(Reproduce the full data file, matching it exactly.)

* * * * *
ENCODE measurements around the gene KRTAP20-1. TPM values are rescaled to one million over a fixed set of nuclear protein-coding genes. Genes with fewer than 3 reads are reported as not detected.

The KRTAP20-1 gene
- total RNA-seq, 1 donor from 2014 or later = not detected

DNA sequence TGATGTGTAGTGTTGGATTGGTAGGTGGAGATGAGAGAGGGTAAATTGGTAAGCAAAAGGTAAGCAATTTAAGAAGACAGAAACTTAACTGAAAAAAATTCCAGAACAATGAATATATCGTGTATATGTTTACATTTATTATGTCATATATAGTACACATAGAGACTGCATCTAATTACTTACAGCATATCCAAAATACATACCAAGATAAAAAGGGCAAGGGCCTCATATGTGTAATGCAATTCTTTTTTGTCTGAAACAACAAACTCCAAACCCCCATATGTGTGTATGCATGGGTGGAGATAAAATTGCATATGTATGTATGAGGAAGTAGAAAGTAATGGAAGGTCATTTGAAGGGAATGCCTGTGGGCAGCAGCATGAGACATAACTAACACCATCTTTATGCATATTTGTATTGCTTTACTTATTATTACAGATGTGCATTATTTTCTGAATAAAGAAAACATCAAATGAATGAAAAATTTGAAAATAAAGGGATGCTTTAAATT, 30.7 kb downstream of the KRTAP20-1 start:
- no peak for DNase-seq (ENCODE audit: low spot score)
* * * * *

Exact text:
ENCODE measurements around the gene KRTAP20-1. TPM values are rescaled to one million over a fixed set of nuclear protein-coding genes. Genes with fewer than 3 reads are reported as not detected.

The KRTAP20-1 gene
- total RNA-seq, 1 donor from 2014 or later = not detected

DNA sequence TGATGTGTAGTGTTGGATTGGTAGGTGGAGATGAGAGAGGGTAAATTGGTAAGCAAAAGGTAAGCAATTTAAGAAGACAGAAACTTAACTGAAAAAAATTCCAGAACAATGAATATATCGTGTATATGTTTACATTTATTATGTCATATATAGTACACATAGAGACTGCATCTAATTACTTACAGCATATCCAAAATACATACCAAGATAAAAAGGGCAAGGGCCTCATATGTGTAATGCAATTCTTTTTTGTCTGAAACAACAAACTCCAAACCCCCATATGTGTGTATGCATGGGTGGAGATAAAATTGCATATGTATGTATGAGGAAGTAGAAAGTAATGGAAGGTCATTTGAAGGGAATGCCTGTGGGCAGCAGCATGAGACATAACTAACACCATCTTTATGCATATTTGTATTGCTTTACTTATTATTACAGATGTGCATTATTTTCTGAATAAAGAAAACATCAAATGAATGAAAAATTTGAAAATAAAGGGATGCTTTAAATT, 30.7 kb downstream of the KRTAP20-1 start:
- no peak for DNase-seq (ENCODE audit: low spot score)